Río Lagartos is one of those hidden gems that you hope stays hidden. Located along an inlet from the Gulf of Mexico in the Yucatán Peninsula, this vibrant fishing town is the sort of place where everyone knows each other’s name. Doors are painted Caribbean-blue and walls are lemon-yellow, and kitsch pink flamingos line the gates of the quaint one-story houses. But that’s what Río Lagartos is known for.
Instead, Río Lagartos is known for the thousands of flamingos that nest in the waters of this coastal inlet during the month of April. Although watching these bold, Yucatán flamingos prance along the silty water of Ría Lagartos (ría refers to the body of water, Río to the town) is well-worth the day trip from the Riviera Maya, there’s something even more remarkable a few kilometers away—the pink waters of la Playa de las Coloradas.
La Playa de las Coloradas is a bright-pink salt lake in between Ría Lagartos and the Gulf of Mexico. In the mornings, these natural salt marshes appear to be merely tinged with coral hues, but as the sun heats up in the afternoon, they radiate hot-pink tones.
But the area’s pink hue isn’t just any pink, it’s a pink unique to the area, found in varying concentrations throughout the salt marshes and on the flamingos. This Yucatán pink is the work of one animal in particular—the artemia salina, a crustacean best described as something between shrimp and lobster. Because the artemia salina absorbs the pigment of its prey—in this case, the pink microorganisms that live such salty water—its body also turns a shade of pink. When the flamingos come to feed on the artemia salina, they too take on this same pink.
However, Río Lagartos isn’t only pink flamingos and salt lakes. In fact, the the area is a protected biosphere and home to over 350 species of birds alone, not to mention mounds of mangroves, crocodiles, and corbina fish. The lagartos, or crocodiles for which the area was named, can easily be seen lurking in the shallow waters among the mangroves while local fisherman go after their daily catch of corbina. Even if you don’t have the slightest inclination towards nature, Ría Lagartos is a good place to start developing one.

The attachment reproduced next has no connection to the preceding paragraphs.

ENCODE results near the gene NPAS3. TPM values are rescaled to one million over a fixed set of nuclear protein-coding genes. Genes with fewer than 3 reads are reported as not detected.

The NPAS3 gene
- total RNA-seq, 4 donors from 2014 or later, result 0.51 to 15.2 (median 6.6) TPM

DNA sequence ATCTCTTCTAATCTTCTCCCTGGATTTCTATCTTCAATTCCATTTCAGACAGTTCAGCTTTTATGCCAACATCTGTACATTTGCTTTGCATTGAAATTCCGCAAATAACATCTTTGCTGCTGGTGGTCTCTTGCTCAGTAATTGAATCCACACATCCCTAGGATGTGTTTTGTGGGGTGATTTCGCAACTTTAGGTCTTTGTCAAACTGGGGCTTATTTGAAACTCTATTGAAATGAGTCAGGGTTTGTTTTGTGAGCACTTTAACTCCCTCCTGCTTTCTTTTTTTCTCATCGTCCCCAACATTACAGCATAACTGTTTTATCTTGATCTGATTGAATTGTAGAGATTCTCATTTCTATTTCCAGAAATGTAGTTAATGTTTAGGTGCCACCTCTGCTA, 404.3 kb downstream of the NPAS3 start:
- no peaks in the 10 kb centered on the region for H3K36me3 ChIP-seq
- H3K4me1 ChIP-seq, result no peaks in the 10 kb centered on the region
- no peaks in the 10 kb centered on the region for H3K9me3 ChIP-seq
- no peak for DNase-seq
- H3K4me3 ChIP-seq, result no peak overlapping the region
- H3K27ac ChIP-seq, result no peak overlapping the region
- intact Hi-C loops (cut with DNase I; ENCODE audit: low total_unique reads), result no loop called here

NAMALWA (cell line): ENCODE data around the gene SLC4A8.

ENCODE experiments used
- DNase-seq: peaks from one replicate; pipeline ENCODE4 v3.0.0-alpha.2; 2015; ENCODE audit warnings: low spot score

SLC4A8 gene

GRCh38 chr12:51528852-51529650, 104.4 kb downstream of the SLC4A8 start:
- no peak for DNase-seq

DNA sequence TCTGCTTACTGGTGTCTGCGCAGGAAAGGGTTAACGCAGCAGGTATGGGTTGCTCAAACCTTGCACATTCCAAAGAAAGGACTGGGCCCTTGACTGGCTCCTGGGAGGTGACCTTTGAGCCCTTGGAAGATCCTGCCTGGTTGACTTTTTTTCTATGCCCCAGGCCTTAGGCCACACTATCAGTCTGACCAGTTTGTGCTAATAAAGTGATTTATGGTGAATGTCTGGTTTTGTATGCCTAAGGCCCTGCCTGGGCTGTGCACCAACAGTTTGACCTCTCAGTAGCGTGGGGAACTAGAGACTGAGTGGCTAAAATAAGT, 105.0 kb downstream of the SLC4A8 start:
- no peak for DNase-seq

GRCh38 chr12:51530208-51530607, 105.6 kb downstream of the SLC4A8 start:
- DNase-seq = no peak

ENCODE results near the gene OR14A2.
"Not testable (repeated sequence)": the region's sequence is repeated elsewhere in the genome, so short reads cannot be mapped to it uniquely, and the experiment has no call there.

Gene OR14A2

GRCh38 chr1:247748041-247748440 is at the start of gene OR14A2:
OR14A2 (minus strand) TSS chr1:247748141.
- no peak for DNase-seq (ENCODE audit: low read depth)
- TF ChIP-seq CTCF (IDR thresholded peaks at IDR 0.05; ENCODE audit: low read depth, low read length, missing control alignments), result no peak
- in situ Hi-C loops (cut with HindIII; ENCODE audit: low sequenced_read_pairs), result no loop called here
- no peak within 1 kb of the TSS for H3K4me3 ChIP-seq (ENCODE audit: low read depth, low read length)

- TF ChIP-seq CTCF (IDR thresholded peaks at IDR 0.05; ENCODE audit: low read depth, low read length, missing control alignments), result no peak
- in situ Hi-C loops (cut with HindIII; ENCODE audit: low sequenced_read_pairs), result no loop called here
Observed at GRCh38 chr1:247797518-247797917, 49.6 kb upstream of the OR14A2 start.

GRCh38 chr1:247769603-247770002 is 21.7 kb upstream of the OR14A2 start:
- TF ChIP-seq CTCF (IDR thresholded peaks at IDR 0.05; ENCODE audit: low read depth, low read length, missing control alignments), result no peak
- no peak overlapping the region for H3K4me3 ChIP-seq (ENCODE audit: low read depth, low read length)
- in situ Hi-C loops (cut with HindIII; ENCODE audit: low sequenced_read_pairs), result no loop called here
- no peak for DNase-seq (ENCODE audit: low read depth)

What to do
- Go for the tour. It is possible to reach La Playa de las Coloradas by car, but you won’t be seeing any flamingos or much wildlife without a speedboat. Choose a tour from one of the authorized tour guide booths located on the town’s boardwalk. Most tours accommodate up to six people.
- Float in Las Coloradas. After you’ve recovered from the shock of pink water, go for a float. The high salt content of the marshes at La Playa de Las Coloradas makes you extra buoyant.
- Take a baño maya. While it’s not really a bath, the baño maya refers to a clay mask high in sulfur found on the banks of the inlet. Many tour guides encourage their groups to cover themselves in the clay, as its minerals treat many different skin conditions.
- Actually touch a crocodile. According to the guides who spend their lives interacting with the area’s many creatures, the crocodiles of Ría Lagartos are tranquilos, or calm. They say the crocodiles are actually more scared of the speedboat motors than anything. See how close you can get and give a little pet to that prized skin of theirs.
- Stroll along the boardwalk and roam through the town. Although the biosphere is the main attraction, the town has a certain charm. It’s a quintessential Yucatán fishing village and worth a wander.
- Eat fresh-caught corbina from the ría. Stop for lunch at one of the restaurants on the boardwalk and order a pescado empanizado, fried fish, or a pescado al mojo de ajo, fish in a garlic sauce. Both La Torreja and El Perico are good options with views of the water.
How to get there
No one said it would be easy. Though really, getting to Río Lagartos is more taxing than it is difficult. Long story short—rent a car.
The municipality of Río Lagartos is located about 3 hours from any of the main towns on the Riviera Maya—Cancun, Playa del Carmen, and Tulum. It’s about the same distance from Merida, a major city in the Mexican state of Yucatán. Make sure to have a good playlist before you leave, as the initial stretch of highway from Cancun en route to Río Lagartos feels so endlessly straight that after the first hour it can get nerve-racking.
Don’t forget to stop along the way and let the journey be half the fun. The route gets interesting when you reach the town of Valladolid. Take in its colonial Spanish architecture or pick up some handmade indigenous clothing in the center of town. As you head north from Valladolid, the drive through the Yucatán countryside becomes quite scenic, especially after Tizimin. And for the ultimate road trip rest stop, there’s cenote Kikil, a freshwater pool on the outskirts of Tizimin, if you want to take a dip.